These disclosures have typically included a risk factor informing investors that due to jurisdictional issues it may be difficult for them to obtain or enforce judgments or bring original actions, including actions styled as class actions, against the company.

“Mandatory arbitration clauses involve complexities beyond the Commission and its rules,” Clayton wrote. “For example, they raise issues under the state corporate laws under which the issuers are organized. In addition, federal case law regarding mandatory arbitration continues to evolve. Since 2012, when this issue was last presented to the Division in the context of an IPO, the Supreme Court has affirmed the strong federal interest in promoting the arbitration of claims under federal laws.”

Despite Clayton’s assurances, the debate over mandatory arbitration clauses is likely to continue and intensify in the coming weeks.

Commissioner Michael Piwowar, delivering a speech earlier this year at the conservative Heritage Foundation, used the opportunity to strongly urge pre-IPO companies to try including mandatory shareholder arbitration provisions in corporate charters to see how the SEC reacts.

There is also a lesson learned from the Consumer Financial Protection Bureau’s failed effort to kill arbitration demands.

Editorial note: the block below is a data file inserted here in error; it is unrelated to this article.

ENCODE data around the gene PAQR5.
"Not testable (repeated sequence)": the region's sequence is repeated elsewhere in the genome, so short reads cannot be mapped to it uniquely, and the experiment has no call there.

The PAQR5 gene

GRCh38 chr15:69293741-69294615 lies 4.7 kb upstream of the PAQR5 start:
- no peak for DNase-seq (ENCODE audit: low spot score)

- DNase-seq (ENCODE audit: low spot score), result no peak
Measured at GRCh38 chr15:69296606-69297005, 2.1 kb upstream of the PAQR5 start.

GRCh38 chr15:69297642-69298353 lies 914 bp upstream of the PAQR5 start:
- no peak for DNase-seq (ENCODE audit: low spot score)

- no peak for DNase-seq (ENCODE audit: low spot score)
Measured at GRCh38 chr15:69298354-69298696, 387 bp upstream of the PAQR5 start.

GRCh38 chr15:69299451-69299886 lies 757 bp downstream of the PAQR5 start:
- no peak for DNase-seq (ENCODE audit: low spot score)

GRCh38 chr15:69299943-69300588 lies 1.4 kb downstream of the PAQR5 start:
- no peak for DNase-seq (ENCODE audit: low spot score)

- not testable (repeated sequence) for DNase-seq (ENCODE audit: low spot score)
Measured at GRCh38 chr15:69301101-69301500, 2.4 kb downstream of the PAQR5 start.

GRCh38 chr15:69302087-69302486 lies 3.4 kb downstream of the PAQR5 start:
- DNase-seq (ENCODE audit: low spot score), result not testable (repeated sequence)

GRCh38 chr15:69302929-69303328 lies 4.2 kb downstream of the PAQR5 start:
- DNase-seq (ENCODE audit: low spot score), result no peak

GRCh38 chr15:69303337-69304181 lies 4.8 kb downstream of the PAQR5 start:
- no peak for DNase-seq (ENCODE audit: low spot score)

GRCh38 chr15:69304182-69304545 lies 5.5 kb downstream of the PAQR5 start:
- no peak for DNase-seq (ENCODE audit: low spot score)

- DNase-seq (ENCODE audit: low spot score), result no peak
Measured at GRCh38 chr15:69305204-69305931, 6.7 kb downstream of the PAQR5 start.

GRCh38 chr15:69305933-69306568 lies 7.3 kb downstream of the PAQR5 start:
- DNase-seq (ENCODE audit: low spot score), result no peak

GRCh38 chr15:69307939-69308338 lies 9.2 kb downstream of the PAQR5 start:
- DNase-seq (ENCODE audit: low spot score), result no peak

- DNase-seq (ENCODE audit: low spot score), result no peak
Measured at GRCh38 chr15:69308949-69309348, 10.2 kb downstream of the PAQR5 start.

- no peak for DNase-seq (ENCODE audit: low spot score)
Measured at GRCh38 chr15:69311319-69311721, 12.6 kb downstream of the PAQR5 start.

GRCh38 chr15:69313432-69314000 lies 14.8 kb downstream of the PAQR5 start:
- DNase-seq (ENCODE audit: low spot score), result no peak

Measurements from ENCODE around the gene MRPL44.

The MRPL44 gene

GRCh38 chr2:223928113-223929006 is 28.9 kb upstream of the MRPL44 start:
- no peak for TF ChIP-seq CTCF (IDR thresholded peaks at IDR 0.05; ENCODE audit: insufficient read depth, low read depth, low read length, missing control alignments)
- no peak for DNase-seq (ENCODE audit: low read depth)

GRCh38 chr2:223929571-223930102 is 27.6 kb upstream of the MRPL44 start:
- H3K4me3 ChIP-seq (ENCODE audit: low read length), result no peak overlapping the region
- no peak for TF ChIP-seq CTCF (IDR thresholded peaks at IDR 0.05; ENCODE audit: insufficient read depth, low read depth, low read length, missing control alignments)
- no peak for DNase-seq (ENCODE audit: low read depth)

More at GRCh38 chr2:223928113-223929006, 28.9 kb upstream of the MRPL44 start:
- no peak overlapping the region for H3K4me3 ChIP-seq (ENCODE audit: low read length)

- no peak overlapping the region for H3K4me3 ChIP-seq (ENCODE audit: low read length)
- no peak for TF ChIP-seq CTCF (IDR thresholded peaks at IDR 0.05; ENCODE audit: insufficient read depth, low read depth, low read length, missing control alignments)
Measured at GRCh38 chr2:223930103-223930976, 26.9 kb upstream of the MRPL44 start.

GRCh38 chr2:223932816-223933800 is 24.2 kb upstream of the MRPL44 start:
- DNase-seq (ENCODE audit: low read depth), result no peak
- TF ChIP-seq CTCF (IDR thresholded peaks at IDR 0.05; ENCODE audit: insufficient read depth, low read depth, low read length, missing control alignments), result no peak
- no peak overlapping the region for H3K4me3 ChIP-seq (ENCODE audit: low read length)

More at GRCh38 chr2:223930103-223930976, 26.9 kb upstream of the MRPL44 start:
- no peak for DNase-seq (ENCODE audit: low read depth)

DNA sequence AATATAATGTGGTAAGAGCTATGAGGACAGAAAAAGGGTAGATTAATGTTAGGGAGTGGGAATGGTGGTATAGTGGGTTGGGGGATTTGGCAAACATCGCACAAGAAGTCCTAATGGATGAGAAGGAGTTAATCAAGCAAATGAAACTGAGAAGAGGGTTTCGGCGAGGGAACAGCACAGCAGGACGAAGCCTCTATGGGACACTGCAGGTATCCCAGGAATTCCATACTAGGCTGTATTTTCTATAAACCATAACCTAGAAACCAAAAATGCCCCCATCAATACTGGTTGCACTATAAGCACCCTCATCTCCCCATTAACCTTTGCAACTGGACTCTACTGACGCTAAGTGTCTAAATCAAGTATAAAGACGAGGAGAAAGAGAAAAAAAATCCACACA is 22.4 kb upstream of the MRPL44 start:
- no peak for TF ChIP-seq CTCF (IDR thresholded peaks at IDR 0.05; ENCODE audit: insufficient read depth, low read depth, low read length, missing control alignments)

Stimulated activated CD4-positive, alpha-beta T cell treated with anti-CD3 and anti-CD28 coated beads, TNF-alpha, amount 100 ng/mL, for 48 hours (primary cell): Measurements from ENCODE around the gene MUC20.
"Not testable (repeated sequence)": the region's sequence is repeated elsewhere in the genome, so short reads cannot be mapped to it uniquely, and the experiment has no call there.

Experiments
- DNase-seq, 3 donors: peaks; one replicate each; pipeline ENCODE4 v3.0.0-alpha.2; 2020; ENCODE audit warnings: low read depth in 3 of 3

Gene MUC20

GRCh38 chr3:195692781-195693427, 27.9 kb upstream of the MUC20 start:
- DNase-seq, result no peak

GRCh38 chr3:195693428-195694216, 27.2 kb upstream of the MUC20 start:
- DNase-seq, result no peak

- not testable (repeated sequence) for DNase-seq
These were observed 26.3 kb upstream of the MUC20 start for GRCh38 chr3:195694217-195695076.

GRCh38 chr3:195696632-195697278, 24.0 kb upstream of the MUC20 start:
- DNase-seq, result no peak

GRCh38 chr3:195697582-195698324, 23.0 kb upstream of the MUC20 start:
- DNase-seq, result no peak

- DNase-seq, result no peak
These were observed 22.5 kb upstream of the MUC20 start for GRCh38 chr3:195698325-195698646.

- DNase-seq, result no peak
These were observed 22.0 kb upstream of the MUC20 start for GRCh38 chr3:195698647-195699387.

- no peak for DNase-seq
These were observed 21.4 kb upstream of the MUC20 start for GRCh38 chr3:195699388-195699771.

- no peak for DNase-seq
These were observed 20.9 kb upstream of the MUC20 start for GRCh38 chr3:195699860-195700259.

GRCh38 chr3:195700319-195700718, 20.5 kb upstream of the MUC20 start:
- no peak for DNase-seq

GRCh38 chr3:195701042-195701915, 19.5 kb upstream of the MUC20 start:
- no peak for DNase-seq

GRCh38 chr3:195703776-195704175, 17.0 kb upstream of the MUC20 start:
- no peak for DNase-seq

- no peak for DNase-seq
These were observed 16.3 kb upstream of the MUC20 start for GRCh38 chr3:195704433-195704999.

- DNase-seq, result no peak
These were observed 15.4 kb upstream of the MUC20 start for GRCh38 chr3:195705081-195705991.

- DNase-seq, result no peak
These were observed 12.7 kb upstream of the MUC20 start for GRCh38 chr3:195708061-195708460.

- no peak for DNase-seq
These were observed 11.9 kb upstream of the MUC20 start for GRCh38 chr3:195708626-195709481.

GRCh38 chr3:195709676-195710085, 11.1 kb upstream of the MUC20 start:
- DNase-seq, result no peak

The Dodd-Frank Act required the CFPB to study the use of mandatory arbitration clauses in consumer financial markets. Last summer, it finalized a rule banning companies from using mandatory arbitration clauses.

Many consumer financial products like credit cards and bank accounts have arbitration clauses in their contracts that prevent consumers from filing class action lawsuits and require the use of arbitration.

The CFPB’s rule restored consumers’ right to file or join group lawsuits. It included specific language that companies will need to use if they include an arbitration clause in a new contract.

The rule faced immediate repeal under the Congressional Review Act. In October, the Senate formally killed the ban in a vote largely along party lines. The vote had been a 50-50 tie, but Vice President Mike Pence cast the deciding vote to kill the ban.